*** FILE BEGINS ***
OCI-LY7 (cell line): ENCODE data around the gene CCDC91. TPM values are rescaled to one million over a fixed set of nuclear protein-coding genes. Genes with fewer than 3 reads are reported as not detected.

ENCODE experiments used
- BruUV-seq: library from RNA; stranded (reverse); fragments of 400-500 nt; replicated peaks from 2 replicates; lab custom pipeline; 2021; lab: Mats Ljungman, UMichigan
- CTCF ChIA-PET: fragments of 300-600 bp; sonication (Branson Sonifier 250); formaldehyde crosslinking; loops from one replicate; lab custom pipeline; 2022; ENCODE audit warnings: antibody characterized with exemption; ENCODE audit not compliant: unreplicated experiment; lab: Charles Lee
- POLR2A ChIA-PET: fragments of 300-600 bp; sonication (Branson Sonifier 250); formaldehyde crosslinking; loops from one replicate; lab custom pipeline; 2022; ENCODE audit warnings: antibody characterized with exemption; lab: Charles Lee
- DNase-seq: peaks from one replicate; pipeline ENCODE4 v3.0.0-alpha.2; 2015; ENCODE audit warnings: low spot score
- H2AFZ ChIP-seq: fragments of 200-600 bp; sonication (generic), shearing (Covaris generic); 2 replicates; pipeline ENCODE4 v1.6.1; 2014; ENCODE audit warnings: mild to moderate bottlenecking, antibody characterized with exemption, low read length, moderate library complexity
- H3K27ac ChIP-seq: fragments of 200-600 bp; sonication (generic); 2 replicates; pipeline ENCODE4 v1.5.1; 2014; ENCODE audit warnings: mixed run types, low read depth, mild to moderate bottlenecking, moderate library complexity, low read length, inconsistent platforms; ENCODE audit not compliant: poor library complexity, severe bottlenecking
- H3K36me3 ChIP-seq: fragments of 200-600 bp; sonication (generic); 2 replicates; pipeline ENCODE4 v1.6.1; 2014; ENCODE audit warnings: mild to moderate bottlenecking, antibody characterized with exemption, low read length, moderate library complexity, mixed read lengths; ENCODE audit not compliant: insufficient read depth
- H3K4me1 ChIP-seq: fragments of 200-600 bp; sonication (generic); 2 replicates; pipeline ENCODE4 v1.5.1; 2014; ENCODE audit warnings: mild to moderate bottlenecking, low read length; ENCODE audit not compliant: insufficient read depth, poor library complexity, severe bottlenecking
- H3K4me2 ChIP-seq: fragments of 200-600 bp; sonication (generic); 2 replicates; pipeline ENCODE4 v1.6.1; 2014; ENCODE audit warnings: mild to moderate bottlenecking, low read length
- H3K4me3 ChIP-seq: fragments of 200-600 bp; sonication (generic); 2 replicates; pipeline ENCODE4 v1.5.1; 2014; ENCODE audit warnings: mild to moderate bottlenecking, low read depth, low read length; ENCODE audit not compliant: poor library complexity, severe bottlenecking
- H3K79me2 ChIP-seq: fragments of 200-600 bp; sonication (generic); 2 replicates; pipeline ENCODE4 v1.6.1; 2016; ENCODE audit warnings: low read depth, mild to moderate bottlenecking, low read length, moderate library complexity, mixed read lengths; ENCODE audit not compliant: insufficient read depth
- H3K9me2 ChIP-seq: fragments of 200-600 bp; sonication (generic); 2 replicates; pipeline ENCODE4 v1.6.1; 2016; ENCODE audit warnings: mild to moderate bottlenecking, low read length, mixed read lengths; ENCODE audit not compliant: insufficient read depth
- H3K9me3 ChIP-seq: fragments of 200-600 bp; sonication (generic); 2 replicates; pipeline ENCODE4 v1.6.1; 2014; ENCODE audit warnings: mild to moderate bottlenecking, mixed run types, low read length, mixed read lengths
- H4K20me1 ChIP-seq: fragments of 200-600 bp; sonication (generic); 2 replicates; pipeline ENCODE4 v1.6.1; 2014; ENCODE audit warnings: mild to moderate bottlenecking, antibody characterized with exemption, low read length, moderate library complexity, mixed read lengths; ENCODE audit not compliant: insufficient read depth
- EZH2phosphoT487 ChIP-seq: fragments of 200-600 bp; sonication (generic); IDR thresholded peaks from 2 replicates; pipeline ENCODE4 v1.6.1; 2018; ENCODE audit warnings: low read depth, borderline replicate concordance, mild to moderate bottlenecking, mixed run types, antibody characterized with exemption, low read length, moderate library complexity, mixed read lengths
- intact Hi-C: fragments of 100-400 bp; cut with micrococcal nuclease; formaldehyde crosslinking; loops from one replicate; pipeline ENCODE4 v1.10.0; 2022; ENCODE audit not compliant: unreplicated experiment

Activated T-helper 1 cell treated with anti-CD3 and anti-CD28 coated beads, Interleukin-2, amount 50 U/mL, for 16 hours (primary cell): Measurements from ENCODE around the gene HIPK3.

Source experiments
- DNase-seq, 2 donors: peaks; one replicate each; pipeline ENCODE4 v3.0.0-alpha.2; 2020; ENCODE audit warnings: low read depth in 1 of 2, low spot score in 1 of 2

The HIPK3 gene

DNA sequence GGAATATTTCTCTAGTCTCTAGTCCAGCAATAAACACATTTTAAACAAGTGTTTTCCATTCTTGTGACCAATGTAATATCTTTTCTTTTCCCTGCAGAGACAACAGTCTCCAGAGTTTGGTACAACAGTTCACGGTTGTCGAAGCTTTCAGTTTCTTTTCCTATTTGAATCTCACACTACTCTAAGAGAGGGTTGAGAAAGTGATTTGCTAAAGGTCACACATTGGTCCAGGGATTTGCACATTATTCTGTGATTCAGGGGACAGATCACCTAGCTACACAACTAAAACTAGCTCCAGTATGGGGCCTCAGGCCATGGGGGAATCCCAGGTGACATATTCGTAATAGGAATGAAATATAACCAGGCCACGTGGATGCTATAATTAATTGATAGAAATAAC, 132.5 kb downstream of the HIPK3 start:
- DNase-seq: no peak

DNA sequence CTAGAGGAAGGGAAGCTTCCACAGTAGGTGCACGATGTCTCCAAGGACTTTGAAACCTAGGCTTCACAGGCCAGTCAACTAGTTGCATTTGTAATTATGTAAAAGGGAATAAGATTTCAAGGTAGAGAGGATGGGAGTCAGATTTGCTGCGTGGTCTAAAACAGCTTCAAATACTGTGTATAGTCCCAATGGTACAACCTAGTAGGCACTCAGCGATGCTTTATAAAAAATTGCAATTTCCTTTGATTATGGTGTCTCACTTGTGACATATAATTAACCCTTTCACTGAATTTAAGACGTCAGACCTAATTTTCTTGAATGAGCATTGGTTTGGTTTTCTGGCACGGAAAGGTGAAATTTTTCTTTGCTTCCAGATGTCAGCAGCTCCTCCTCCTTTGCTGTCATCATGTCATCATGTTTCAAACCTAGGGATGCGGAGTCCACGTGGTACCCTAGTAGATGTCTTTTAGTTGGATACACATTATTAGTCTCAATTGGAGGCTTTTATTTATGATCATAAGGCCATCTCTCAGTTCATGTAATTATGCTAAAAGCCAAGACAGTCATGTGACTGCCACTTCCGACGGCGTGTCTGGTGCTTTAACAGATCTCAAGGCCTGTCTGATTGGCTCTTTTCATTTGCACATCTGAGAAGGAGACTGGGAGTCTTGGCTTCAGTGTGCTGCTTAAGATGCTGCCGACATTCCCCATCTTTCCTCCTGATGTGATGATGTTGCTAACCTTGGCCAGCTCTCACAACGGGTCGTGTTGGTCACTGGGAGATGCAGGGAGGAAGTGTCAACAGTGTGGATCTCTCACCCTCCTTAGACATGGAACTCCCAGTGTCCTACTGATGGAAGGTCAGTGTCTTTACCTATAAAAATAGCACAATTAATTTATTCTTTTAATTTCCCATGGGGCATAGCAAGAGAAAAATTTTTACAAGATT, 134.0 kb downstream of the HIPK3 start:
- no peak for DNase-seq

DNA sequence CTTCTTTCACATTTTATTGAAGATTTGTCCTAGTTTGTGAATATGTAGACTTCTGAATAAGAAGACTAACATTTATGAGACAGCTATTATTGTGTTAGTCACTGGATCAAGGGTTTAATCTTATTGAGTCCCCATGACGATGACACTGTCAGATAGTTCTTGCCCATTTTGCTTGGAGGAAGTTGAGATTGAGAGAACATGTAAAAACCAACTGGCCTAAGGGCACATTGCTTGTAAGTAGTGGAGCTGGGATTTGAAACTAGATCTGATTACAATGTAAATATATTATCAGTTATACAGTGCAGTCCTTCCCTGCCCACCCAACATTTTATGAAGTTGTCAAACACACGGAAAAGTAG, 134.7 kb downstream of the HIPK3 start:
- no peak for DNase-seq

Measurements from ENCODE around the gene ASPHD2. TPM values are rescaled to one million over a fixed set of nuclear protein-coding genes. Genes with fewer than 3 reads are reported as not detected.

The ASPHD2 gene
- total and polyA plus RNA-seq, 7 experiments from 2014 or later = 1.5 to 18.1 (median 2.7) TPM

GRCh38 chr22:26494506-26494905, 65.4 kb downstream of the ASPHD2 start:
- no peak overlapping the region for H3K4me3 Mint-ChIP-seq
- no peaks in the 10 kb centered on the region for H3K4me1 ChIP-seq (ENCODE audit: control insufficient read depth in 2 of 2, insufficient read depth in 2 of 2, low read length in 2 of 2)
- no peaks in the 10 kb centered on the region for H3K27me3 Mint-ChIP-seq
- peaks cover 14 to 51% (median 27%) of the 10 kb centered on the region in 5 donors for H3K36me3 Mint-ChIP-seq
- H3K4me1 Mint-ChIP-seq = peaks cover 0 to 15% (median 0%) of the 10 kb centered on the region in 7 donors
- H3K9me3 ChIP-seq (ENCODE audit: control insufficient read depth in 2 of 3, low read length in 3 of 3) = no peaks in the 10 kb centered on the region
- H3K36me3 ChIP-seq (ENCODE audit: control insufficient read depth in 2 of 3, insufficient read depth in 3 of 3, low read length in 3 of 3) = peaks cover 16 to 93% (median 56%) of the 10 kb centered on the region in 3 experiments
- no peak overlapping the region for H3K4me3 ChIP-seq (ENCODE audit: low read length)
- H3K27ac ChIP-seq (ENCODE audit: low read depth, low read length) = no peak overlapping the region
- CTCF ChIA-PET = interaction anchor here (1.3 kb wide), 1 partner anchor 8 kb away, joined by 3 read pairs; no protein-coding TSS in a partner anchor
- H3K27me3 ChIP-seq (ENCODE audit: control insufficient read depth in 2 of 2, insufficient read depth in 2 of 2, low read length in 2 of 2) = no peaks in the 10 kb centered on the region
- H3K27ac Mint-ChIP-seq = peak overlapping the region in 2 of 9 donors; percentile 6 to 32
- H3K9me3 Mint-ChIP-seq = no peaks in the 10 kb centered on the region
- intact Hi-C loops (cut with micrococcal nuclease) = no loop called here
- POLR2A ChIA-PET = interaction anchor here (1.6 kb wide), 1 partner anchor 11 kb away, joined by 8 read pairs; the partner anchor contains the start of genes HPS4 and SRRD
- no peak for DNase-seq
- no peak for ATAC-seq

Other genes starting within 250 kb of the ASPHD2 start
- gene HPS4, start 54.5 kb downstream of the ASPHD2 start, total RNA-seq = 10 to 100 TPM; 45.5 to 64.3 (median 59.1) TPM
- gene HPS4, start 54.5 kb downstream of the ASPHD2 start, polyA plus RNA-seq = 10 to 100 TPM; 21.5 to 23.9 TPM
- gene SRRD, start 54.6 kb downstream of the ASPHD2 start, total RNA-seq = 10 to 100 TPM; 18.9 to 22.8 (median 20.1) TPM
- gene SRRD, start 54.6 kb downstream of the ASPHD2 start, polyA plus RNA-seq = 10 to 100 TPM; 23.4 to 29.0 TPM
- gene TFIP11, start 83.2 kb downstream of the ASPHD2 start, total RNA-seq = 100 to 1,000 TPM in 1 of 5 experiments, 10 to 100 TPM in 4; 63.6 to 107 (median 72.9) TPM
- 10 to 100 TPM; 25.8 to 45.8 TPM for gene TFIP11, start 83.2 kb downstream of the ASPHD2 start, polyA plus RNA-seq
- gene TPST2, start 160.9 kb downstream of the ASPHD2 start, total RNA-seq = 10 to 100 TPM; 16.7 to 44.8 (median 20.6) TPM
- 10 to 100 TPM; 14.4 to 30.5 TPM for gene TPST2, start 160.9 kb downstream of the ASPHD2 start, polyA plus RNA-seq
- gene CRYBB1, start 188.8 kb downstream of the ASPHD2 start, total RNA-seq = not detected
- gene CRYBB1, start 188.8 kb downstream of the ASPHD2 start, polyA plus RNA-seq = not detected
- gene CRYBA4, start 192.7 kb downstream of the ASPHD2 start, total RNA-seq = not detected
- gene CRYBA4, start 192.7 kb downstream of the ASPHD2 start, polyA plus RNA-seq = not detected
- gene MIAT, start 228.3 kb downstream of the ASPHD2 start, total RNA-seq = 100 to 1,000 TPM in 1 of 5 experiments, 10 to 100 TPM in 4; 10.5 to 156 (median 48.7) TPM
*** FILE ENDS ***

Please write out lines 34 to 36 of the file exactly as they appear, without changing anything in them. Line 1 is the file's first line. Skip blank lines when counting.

- no peaks in the 10 kb centered on the region for H3K4me1 ChIP-seq (ENCODE audit: control insufficient read depth in 2 of 2, insufficient read depth in 2 of 2, low read length in 2 of 2)
- no peaks in the 10 kb centered on the region for H3K27me3 Mint-ChIP-seq
- peaks cover 14 to 51% (median 27%) of the 10 kb centered on the region in 5 donors for H3K36me3 Mint-ChIP-seq